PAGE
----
By Steve Slater
LONDON (Reuters) - Barclays'
Jenkins, criticized by investors and politicians for raising bonuses this year despite a big fall in earnings, has embarked on the third review of the investment bank in as many years in response to pressure to cut costs and improve returns, which lag other parts of the business such as Barclaycard.
Analysts predict this might lead to a cut in the investment bank's size of up to 20 percent. This would equate to about 5,000 jobs going out of 26,000 and could strip out about 900 million pounds in annual compensation costs.
"The expectation is for something like a 10 to 20 percent cut (in size)," Chintan Joshi, analyst at Nomura, said.
"In the long-term they will have to do more. On a four or five year view, the investment bank could probably halve."
Despite his description of the investment bank as "an essential part" of Barclays, investors and analysts expect Jenkins, a retail banker, to pull out of areas where the bank lacks the scale to compete against Wall Street majors.
"We'd like it to be a smaller part of the bank overall," said David Moss, director of European equities at F&C Investments, which is one of the bank's top 40 shareholders.
"The problem at the moment is it dominates too much. Not only from a capital and product point of view, but also from a sentiment point of view ... everyone spends all their time focusing on the investment bank and not saying what a great business Barclaycard is," Moss said.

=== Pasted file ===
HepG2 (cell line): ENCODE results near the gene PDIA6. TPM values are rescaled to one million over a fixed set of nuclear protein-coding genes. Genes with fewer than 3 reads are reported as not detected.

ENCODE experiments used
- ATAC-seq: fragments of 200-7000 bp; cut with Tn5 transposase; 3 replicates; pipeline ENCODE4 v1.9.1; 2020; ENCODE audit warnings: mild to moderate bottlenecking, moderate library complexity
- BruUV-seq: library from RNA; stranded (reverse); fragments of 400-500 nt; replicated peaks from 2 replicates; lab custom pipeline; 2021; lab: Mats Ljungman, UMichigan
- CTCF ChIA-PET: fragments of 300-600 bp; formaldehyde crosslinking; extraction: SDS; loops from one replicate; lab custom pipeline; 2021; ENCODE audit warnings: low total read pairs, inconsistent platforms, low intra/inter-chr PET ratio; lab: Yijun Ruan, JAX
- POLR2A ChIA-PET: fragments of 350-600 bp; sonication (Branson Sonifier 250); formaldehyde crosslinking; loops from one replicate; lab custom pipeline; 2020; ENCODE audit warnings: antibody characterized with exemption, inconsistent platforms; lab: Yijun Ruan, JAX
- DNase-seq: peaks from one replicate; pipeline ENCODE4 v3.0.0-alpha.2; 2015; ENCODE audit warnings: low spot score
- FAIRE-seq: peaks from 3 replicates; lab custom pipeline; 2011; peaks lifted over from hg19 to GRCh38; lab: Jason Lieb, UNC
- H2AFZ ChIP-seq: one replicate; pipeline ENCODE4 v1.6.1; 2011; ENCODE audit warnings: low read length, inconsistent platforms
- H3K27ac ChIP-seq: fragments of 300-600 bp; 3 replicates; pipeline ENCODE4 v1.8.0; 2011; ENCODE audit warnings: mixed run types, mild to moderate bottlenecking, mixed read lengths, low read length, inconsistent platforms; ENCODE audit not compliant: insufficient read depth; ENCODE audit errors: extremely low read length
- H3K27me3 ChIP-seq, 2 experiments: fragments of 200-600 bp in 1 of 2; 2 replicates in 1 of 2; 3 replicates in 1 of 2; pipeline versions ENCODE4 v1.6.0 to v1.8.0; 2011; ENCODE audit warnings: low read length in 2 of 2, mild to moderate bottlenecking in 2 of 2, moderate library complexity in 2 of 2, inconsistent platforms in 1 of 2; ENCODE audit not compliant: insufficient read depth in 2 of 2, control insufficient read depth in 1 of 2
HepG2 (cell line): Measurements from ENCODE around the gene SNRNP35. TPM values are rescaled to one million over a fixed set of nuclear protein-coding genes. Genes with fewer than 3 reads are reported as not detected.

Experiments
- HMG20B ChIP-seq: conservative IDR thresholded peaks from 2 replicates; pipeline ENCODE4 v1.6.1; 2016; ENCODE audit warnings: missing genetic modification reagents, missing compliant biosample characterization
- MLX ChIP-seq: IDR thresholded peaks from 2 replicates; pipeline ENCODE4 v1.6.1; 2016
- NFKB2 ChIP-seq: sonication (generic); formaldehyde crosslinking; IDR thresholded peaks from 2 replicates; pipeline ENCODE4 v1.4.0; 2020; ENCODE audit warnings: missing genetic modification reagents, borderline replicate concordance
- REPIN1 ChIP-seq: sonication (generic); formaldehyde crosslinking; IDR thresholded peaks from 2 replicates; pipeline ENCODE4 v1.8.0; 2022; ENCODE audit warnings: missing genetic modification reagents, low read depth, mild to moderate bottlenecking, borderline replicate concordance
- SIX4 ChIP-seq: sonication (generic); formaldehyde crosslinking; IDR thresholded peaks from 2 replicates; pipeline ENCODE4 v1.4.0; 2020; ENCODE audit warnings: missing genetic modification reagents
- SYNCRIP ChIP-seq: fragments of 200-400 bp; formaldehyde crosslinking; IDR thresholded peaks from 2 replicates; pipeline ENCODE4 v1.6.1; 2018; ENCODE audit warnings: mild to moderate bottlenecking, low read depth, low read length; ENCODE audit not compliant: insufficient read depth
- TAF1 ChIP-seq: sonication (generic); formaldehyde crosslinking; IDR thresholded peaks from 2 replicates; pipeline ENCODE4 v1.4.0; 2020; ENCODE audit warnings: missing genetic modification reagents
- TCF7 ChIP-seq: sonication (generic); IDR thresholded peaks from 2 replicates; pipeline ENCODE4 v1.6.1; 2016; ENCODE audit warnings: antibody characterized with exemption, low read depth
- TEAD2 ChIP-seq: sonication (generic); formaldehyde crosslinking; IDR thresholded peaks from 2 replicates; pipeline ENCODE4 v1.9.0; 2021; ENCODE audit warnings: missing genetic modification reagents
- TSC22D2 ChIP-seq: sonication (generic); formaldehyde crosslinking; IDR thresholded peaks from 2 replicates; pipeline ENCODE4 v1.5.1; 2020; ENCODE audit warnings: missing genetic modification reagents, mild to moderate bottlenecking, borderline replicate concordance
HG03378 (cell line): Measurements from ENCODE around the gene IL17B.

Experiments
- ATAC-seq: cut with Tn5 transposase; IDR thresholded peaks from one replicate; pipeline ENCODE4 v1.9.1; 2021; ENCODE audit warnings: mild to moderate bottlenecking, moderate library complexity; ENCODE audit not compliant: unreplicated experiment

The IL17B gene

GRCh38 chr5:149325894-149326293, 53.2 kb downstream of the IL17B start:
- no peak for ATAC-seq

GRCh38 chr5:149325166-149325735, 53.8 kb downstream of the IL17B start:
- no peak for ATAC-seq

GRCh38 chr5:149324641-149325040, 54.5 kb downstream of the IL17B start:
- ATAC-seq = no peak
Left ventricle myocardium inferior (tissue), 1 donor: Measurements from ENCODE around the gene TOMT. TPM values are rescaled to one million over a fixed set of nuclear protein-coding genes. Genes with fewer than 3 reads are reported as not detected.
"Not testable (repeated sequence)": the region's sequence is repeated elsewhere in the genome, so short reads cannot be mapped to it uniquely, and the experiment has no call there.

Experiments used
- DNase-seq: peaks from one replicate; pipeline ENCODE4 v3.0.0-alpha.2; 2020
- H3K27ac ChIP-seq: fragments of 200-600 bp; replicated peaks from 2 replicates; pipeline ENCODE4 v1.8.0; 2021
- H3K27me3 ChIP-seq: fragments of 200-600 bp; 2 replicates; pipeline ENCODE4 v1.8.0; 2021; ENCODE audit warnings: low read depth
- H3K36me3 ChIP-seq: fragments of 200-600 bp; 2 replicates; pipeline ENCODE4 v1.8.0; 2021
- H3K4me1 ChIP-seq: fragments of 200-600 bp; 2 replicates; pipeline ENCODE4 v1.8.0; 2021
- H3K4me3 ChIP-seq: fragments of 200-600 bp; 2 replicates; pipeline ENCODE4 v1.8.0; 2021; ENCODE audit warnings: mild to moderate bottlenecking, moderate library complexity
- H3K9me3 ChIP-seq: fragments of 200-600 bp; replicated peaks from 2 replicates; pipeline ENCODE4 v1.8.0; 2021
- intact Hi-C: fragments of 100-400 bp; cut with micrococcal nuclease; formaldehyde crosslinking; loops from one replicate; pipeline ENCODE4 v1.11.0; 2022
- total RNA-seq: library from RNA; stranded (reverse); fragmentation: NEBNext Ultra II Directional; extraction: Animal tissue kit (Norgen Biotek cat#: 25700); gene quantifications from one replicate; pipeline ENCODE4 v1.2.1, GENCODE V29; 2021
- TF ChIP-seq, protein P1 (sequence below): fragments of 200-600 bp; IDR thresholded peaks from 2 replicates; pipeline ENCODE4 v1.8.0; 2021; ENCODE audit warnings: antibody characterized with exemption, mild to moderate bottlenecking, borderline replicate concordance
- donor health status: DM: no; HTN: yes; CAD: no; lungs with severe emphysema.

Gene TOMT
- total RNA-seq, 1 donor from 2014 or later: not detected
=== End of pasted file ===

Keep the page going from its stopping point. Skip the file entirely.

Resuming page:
Barclays' investment bank made about half of the bank's profits last year but it sucks up half of the group's capital.
Its costs rose to 75 percent of income from 65 percent in 2012, and return on equity (RoE) sagged to 8.2 percent, below Barclays' target of about 10.5 percent and well below the 18 percent RoE for credit card arm Barclaycard.
With income falling, Jenkins is under pressure to show improvement on cost cutting at first quarter results on April 30, although the full investment bank review is not likely to come until May or June, people familiar with the matter said.
It has been an uncomfortable 10 months for Jenkins, 52, dubbed "St. Antony" in the City of London for his pledges to tackle the ills of banking and reform Barclays after a string of scandals. He had to raise 5.8 billion pounds ($9.7 billion) from investors last year to bolster capital and remains under pressure to reduce the bank's leverage and assets.
A problem facing Jenkins is holding on to big revenue earning bankers while trying to cut costs. He is expected to continue to pay up to keep star performers but they will also want reassurance that this third review is the last.
Barclays lost a trio of senior U.S. bankers in August - James Ben, Peter Moses and David Baron who decamped to Rothschild with resumes that included work on some of the biggest U.S. consumer industry deals.
About 700 bankers are estimated to have left Barclays' investment bank in the United States last year. Turnover was about 50 percent higher there than normal, and more than 10 percent of senior staff left, about double the usual attrition, people familiar with the matter said.